ABSTRACT: Ghanaian men who have sex with men (MSM) have high rates of HIV infection. A first step in designing culturally relevant prevention interventions for MSM in Ghana is to understand the influence that peer social networks have on their attitudes and behaviors. We aimed to examine whether, in a sample of Ghanaian MSM, mean scores on psychosocial variables theorized to influence HIV/STI risk differed between peer social networks and to examine whether these variables were associated with condom use. We conducted a formative, cross-sectional survey with 22 peer social networks of MSM (n=137) in Ghana. We assessed basic psychological-needs satisfaction, HIV/STI knowledge, sense of community, HIV and gender non-conformity stigmas, gender equitable norms, sexual behavior and condom use. Data were analyzed using analysis of variance, generalized estimating equations, and Wilcoxon two sample tests. All models were adjusted for age and income, ethnicity, education, housing and community of residence. Mean scores for all psychosocial variables differed significantly by social network. Men who reported experiencing more autonomy support by their healthcare providers had higher odds of condom use for anal (AOR=3.29, p<0.01), oral (AOR=5.06, p<0.01) and vaginal (AOR=1.8, p<0.05) sex. Those with a stronger sense of community also had higher odds of condom use for anal sex (AOR=1.26, p<0.001). Compared to networks with low prevalence of consistent condom users, networks with higher prevalence of consistent condom users had higher STD and HIV knowledge, had norms that were more supportive of gender equity, and experienced more autonomy support in their healthcare encounters. Healthcare providers and peer social networks can have an important influence on safer-sex behaviors in Ghanaian MSM. More research with Ghanaian MSM is needed that considers knowledge, attitudes, and norms of their social networks in the development and implementation of culturally relevant HIV/STI prevention intervention strategies.PLoS ONE 12/2014; 10(1). DOI:10.1371/journal.pone.0115504 · 3.53 Impact Factor
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ABSTRACT: Objectives Relationship dynamics influence the perception of HIV risk in sexual dyads. The objective of this study was to examine the effect of relational dynamics on knowledge or perception of a partner's HIV status in a sample of most at-risk men who have sex with men (MSM): drug-using male sex workers. The study identified relationship dimensions and examined their association with misperceptions about a particular partner's HIV status. Methods The analytical sample for the study consisted of 168 sexual partnerships of 116 male sex workers and their associates. Exploratory factor analysis was conducted to identify dimensions of the interpersonal relationships in sexual partnerships that were then regressed on ‘risky misperceptions’ (misperceiving HIV negative when partner's self-report was positive or unknown). Results Six relationship dimensions of intimate, commitment, socialising, financial, trust and honesty were extracted. Commitment was found to be protective against misperception (adjusted OR (AOR)=0.45), while trust was not (AOR=2.78). Other factors also were found to be associated with misperception. HIV-negative MSM (AOR=7.69) and partners who were both self-identified as gay (AOR=3.57) were associated with misperception, while encounters identified as sex work (AOR=0.29), in which both partners were Caucasian (AOR=0.16), and involved with an older partner (AOR=0.90) were protective. Conclusions Couple-based HIV intervention efforts among MSM should consider that less trust and more commitment are protective factors in sexual partnerships.Sexually Transmitted Infections 10/2014; 91(2). DOI:10.1136/sextrans-2014-051742 · 3.08 Impact Factor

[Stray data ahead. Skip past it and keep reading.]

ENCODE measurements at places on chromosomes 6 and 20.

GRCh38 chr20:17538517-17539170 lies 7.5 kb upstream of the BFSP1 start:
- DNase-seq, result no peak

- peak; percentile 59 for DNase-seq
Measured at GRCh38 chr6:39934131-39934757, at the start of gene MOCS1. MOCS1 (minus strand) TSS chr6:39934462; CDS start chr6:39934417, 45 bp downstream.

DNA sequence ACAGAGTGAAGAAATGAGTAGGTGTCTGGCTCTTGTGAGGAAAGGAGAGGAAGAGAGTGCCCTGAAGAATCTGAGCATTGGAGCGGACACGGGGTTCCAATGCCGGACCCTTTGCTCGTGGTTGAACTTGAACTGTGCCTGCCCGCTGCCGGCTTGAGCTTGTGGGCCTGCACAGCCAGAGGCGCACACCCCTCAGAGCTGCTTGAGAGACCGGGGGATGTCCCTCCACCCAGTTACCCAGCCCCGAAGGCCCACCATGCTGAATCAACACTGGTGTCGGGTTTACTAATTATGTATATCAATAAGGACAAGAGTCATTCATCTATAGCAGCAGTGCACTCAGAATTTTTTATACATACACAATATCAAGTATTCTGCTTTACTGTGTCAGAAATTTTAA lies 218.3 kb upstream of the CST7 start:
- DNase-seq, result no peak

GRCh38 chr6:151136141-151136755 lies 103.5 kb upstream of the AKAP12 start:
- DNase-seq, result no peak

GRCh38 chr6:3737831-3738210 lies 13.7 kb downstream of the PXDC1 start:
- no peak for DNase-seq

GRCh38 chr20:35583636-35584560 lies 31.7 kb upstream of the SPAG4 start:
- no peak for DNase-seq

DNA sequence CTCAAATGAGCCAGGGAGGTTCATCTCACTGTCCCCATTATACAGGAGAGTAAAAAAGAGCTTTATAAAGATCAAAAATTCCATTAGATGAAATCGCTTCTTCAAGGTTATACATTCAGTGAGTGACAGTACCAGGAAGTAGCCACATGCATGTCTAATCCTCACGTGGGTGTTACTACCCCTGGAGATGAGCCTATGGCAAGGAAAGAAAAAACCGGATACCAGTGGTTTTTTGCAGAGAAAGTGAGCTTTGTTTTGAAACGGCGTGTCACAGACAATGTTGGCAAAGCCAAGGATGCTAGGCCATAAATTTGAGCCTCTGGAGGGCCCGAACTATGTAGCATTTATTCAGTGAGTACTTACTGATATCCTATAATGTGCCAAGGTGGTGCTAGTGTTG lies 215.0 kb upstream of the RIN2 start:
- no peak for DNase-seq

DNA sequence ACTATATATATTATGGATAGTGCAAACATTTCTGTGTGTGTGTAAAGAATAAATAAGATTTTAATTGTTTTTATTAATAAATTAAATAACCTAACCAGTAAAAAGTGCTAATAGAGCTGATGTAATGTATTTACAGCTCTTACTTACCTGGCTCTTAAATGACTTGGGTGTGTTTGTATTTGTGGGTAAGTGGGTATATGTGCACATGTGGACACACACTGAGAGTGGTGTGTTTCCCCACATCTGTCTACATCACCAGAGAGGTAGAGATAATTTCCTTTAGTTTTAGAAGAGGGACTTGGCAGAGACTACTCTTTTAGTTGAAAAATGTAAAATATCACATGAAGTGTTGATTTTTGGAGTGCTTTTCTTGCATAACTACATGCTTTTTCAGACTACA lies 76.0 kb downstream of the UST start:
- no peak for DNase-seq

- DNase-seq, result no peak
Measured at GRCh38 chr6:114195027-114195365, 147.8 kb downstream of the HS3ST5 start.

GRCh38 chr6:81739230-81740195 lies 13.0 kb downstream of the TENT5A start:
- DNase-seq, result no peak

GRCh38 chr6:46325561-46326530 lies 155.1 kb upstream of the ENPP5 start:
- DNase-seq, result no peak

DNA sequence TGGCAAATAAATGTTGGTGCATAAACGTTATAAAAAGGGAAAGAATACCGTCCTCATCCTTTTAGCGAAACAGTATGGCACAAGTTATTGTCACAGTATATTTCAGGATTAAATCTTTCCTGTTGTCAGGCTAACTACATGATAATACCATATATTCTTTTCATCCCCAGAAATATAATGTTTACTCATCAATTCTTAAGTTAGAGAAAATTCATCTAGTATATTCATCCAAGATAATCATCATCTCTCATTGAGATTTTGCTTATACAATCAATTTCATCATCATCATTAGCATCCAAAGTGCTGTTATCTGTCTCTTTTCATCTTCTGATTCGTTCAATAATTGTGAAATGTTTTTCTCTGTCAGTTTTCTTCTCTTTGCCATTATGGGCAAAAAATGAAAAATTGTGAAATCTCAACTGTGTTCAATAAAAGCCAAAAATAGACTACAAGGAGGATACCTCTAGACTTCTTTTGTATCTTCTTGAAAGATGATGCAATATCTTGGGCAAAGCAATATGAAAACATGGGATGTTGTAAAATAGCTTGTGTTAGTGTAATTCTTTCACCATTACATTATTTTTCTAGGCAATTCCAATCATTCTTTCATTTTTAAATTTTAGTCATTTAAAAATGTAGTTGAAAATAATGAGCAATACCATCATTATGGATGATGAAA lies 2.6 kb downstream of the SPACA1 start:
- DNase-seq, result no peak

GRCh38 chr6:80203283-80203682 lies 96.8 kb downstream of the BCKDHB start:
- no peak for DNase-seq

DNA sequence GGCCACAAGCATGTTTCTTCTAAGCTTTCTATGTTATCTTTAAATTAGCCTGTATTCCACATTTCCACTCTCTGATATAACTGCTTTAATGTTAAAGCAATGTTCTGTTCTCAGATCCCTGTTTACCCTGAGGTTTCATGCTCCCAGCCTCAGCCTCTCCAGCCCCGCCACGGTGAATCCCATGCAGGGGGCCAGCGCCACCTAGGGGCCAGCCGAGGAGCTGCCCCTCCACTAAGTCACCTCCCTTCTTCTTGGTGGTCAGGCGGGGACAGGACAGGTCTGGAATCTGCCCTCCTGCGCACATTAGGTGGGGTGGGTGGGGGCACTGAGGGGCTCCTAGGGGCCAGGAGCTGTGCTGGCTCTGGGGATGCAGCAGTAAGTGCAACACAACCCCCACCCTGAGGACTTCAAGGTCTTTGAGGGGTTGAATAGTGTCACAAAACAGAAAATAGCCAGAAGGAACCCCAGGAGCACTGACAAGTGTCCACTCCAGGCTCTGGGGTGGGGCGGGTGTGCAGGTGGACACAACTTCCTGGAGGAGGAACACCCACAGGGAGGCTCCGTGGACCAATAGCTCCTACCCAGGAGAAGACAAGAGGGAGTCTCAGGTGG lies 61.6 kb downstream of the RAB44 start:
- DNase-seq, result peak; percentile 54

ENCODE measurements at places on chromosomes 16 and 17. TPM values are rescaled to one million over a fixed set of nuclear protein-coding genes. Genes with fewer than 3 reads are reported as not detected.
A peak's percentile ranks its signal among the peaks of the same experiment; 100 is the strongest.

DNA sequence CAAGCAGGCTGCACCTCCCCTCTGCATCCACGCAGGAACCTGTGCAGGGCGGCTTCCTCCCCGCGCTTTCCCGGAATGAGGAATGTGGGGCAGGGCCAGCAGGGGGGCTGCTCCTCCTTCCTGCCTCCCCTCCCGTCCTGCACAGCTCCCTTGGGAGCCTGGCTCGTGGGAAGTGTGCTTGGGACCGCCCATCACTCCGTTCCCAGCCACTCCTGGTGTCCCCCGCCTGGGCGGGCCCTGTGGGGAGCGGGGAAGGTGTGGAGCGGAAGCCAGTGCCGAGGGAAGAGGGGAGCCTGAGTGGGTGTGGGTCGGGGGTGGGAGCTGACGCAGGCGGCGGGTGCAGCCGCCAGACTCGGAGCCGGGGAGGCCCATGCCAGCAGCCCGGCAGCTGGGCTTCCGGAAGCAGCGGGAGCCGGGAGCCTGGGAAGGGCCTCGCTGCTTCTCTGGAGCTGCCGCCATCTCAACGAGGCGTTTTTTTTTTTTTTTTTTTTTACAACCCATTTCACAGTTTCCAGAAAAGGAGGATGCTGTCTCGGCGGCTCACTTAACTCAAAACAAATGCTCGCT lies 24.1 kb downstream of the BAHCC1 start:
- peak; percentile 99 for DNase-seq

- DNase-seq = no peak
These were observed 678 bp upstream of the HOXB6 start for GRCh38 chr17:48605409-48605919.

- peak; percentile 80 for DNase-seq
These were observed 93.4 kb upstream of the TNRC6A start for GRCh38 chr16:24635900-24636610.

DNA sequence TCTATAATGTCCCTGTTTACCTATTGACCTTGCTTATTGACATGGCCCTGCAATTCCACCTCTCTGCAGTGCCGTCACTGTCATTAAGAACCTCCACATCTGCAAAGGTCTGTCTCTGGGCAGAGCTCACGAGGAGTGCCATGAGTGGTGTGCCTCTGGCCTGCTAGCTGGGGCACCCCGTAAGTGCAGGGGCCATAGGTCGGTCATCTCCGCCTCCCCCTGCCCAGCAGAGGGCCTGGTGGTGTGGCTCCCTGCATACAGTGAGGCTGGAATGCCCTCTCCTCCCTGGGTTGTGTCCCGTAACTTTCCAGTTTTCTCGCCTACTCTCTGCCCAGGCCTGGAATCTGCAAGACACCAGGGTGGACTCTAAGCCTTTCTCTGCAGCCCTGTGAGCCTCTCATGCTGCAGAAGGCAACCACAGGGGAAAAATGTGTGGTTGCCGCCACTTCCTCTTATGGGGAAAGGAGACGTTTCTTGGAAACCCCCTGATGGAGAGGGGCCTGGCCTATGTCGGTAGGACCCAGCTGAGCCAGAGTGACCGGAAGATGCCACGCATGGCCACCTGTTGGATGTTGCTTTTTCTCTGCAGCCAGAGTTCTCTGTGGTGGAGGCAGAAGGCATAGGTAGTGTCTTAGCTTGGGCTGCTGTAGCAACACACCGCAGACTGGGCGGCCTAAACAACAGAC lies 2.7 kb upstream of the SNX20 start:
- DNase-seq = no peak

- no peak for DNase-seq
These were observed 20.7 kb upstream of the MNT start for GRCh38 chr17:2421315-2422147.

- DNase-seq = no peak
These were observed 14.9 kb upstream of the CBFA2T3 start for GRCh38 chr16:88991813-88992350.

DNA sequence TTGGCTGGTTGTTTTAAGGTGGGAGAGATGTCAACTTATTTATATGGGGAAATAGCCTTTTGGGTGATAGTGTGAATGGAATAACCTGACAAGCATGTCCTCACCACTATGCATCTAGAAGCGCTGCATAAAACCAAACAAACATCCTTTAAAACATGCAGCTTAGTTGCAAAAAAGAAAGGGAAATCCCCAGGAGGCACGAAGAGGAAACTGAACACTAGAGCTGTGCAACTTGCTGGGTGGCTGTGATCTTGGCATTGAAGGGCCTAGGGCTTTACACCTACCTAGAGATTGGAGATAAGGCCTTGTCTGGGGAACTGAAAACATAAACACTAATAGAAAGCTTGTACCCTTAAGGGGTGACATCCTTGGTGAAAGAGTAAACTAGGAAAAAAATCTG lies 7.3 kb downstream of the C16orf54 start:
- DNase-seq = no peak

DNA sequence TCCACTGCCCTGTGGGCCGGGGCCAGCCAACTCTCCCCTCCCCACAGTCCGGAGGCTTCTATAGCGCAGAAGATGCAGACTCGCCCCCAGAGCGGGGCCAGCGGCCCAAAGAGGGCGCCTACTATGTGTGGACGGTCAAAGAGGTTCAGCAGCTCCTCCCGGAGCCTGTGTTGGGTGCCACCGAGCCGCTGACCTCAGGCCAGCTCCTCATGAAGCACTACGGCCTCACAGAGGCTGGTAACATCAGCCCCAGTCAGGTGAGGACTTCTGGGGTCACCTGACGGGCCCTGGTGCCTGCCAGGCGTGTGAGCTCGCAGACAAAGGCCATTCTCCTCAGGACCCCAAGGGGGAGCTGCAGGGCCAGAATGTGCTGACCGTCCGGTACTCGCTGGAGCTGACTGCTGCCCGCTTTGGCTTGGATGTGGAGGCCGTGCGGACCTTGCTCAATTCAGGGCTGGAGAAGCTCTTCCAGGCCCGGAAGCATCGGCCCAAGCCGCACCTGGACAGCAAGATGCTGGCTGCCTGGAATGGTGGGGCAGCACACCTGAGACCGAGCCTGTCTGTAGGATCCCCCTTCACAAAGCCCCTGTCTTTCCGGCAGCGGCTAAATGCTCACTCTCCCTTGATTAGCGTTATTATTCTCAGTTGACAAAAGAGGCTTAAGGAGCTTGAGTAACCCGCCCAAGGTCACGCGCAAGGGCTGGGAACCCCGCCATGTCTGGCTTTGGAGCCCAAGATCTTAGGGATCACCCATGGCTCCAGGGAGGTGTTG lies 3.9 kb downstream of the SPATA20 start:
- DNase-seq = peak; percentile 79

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ABSTRACT: We investigated the structural characteristics of a multiplex HIV transmission risk network of drug-using male sex workers and their associates. Using a sample of 387 drug-using male sex workers and their male and female associates in Houston, Texas, we estimated an exponential random graph model to examine the venue-mediated relationships between individuals, the structural characteristics of relationships not linked to social venues, and homophily. We collected data in 2003 to 2004. The network comprised social, sexual, and drug-using relationships and affiliations with social venues. Individuals affiliated with the same social venues, bars, or street intersections were more likely to have nonreciprocated (weak) ties with others. Sex workers were less likely than were other associates to have reciprocated (strong) ties to other sex workers with the same venues. Individuals tended to have reciprocated ties not linked to venues. Partner choice tended to be predicated on homophily. Social venues may provide a milieu for forming weak ties in HIV transmission risk networks centered on male sex workers, which may foster the efficient diffusion of prevention messages as diverse information is obtained and information redundancy is avoided. (Am J Public Health. Published online ahead of print April 16, 2015: e1-e8. doi:10.2105/AJPH.2014.302474).American Journal of Public Health 04/2015; DOI:10.2105/AJPH.2014.302474 · 4.23 Impact Factor